The anthropological and archaeological source of dance differs from the contention that dance has a divine origin. Rabindranath Tagore believed in the former theory. He held that the history of dance is as ancient as the history of man. The poet came to the realisation that ‘Creation of rhythm by man is through his body, because it is the most fitting medium to display rhythm’.
Dance had always enticed the poet. It is believed that the poet's interest in dance took shape when in 1926, the poet’s friend Maharaj Veermanakya Singha of Agartala, invited him to Agartala. The Maharaja had arranged for a special Nrithyotsav in his honour. This was in Manipuri. The poet was mesmerised by its beauty and made up his mind to teach it to his students at Santiniketan. Soon, Nabakumar Singha was appointed dance teacher.
What’s more, the poet composed the dance drama, ‘Natir Puja’, in Manipuri. Nati, the protagonist, offers her nrityanjali by giving up her rich costume and jewels and dresses like a bhiksuni (beggar) to worship the Buddha. History has it that when Ajatashatru ascended the throne of Magadha after his father Bimbisar, the worship of the Buddha was strictly forbidden. But Nati or Srimati was not to be discouraged by such threats. She went ahead with her mission, only to be beheaded. Though her body was destroyed, her soul was not.
Nandalal Basu's daughter, Gauri Devi, a new bride at the time, learnt Manipuri and essayed the role of Nati. ‘Natir Puja’ was staged in New Empire, Calcutta and is considered a landmark event in the social history of Bengal. Tagore's lyric, “Amay Khamo he Khamo, namo he namo” (Forgive me oh! forgive me, I genuflect to you) became legend. Through Srimati's plea to the lord to forgive her for neglecting Him, the poet was literally asking the lord of dance to forgive mankind for neglecting dance. It gave to dance neglected so far -- its rightful place.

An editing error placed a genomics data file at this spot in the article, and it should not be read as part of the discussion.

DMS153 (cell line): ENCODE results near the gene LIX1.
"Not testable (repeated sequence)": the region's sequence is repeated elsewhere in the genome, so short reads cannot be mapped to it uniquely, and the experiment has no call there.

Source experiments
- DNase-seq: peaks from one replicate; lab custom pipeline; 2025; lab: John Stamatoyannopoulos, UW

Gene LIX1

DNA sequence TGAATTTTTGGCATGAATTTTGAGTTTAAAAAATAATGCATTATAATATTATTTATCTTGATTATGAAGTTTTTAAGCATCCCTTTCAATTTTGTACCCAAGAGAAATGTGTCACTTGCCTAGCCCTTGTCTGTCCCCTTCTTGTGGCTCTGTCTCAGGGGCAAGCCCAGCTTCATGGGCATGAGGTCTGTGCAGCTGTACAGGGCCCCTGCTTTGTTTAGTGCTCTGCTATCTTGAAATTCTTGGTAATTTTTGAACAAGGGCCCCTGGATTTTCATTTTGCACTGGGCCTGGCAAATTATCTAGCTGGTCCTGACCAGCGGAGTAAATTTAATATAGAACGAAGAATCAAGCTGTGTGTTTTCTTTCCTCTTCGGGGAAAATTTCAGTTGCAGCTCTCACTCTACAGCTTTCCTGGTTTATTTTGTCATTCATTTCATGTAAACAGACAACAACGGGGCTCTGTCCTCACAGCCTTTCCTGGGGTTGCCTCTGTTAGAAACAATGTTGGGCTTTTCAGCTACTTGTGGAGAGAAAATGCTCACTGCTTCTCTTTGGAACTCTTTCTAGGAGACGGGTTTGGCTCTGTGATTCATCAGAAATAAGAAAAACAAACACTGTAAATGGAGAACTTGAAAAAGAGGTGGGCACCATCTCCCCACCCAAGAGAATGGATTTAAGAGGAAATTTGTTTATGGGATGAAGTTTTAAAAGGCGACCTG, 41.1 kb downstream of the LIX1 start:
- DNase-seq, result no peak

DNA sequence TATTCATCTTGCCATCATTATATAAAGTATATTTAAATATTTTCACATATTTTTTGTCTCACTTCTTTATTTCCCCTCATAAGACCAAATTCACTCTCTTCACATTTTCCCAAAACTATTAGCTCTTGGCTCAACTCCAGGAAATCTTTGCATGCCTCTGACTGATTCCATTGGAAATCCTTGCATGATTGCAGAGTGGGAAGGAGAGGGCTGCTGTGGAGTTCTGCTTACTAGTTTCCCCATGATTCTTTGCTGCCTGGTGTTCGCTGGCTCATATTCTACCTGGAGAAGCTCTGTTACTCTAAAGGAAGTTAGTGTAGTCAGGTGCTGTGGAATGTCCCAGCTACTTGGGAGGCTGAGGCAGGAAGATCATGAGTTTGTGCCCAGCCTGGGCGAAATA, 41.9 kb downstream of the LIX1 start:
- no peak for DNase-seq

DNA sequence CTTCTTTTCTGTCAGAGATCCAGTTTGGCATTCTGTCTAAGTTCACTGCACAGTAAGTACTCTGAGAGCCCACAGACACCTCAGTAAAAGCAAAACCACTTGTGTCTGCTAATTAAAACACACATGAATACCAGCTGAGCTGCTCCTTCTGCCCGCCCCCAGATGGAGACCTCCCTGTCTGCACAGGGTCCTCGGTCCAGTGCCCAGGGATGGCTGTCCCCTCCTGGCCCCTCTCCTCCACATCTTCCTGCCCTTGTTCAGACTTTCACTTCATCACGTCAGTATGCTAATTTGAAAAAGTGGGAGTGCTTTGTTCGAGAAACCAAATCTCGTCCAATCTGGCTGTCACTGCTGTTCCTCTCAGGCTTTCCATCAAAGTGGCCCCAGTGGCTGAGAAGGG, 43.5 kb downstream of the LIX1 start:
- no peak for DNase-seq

It was perhaps the first time that a woman from an upper-class background appeared on stage to dance. After this, there was no looking back. Bengali women adorned their ankles with bells and kept the rhythm. With the performance of ‘Natir Puja’, the dress code and stage decor at Santiniketan underwent a sea change.
Soon, the poet devoted himself to the dhyana or meditation of Nataraj. Then, he penned his immortal lyric, ‘Nrityero tale tale...’, where he says that “the rhythm of Nataraj's dance destroy all fetters and awakens us from our deep slumber.” He says, ‘Hey Nataraj, from eternal times and ages, the wind raised from your dancing feet has touched Saraswati's heart and the creation of ripples of tuneful music and rhythm has intoxicated and brought pure delight to her. I bow down to you, let my heart be enriched by the boundless wealth of your nritya...”
The poet has said that a human being creats rhythm through his/her body, because his physique is suited to it. When rhythm creates beauty, there is the stamp of eternity in it.
After the introduction of Manipuri at Santiniketan, other dance forms such as Bharatanatyam, Kathakali and Ceylonese dance were also introduced. In his ashram, Tagore encouraged Javanese and Baul nritya. He penned dance dramas such as ‘Chandalika’, ‘Shyama’ and ‘Chitrangada’ drawing from ancient literature, which became instant hits. In fact, when ‘Chitrangada’ was staged at New Empire for the first time, the poet was on stage throughout, reciting portions from the play.
Thus, in Santiniketan, one not only saw the dances presented in their original and ancient forms, but also new art evolving. There was a synthesis of various forms.
Tagore is known to the world as a poet, and at times, as a dramatist. But how many know about his compositional skills? His talent as a poet, dramatist and composer blossomed through his dance dramas or Nrityanatyas.